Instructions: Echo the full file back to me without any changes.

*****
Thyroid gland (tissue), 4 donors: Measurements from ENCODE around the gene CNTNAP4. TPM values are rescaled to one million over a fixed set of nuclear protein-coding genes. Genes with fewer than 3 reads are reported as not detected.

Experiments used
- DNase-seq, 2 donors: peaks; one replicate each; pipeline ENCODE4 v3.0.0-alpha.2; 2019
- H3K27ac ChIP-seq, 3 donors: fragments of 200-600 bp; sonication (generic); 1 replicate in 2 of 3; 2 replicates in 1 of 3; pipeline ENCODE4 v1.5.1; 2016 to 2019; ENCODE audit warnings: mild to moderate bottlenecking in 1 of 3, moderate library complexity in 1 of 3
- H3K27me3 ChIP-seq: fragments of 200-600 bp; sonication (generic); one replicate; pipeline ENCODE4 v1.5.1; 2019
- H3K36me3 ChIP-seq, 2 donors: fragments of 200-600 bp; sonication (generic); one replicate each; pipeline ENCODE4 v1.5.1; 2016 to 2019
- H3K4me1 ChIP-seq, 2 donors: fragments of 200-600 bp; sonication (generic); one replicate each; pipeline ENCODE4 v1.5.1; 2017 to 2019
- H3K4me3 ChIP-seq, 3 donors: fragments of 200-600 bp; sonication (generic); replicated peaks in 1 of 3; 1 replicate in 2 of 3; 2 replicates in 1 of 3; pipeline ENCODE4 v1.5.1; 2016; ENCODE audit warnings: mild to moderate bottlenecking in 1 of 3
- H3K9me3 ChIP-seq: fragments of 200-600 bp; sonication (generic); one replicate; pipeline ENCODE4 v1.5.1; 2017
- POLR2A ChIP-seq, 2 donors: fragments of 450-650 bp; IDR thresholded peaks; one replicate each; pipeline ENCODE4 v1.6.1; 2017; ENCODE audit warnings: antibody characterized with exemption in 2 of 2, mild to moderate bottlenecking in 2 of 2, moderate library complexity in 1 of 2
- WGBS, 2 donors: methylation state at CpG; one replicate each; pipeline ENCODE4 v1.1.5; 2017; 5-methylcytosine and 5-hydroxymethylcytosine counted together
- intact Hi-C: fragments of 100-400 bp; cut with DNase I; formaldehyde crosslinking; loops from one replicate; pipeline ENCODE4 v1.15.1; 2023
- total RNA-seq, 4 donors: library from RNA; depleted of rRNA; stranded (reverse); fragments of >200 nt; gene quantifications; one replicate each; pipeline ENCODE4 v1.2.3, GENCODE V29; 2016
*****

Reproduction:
Thyroid gland (tissue), 4 donors: Measurements from ENCODE around the gene CNTNAP4. TPM values are rescaled to one million over a fixed set of nuclear protein-coding genes. Genes with fewer than 3 reads are reported as not detected.

Experiments used
- DNase-seq, 2 donors: peaks; one replicate each; pipeline ENCODE4 v3.0.0-alpha.2; 2019
- H3K27ac ChIP-seq, 3 donors: fragments of 200-600 bp; sonication (generic); 1 replicate in 2 of 3; 2 replicates in 1 of 3; pipeline ENCODE4 v1.5.1; 2016 to 2019; ENCODE audit warnings: mild to moderate bottlenecking in 1 of 3, moderate library complexity in 1 of 3
- H3K27me3 ChIP-seq: fragments of 200-600 bp; sonication (generic); one replicate; pipeline ENCODE4 v1.5.1; 2019
- H3K36me3 ChIP-seq, 2 donors: fragments of 200-600 bp; sonication (generic); one replicate each; pipeline ENCODE4 v1.5.1; 2016 to 2019
- H3K4me1 ChIP-seq, 2 donors: fragments of 200-600 bp; sonication (generic); one replicate each; pipeline ENCODE4 v1.5.1; 2017 to 2019
- H3K4me3 ChIP-seq, 3 donors: fragments of 200-600 bp; sonication (generic); replicated peaks in 1 of 3; 1 replicate in 2 of 3; 2 replicates in 1 of 3; pipeline ENCODE4 v1.5.1; 2016; ENCODE audit warnings: mild to moderate bottlenecking in 1 of 3
- H3K9me3 ChIP-seq: fragments of 200-600 bp; sonication (generic); one replicate; pipeline ENCODE4 v1.5.1; 2017
- POLR2A ChIP-seq, 2 donors: fragments of 450-650 bp; IDR thresholded peaks; one replicate each; pipeline ENCODE4 v1.6.1; 2017; ENCODE audit warnings: antibody characterized with exemption in 2 of 2, mild to moderate bottlenecking in 2 of 2, moderate library complexity in 1 of 2
- WGBS, 2 donors: methylation state at CpG; one replicate each; pipeline ENCODE4 v1.1.5; 2017; 5-methylcytosine and 5-hydroxymethylcytosine counted together
- intact Hi-C: fragments of 100-400 bp; cut with DNase I; formaldehyde crosslinking; loops from one replicate; pipeline ENCODE4 v1.15.1; 2023
- total RNA-seq, 4 donors: library from RNA; depleted of rRNA; stranded (reverse); fragments of >200 nt; gene quantifications; one replicate each; pipeline ENCODE4 v1.2.3, GENCODE V29; 2016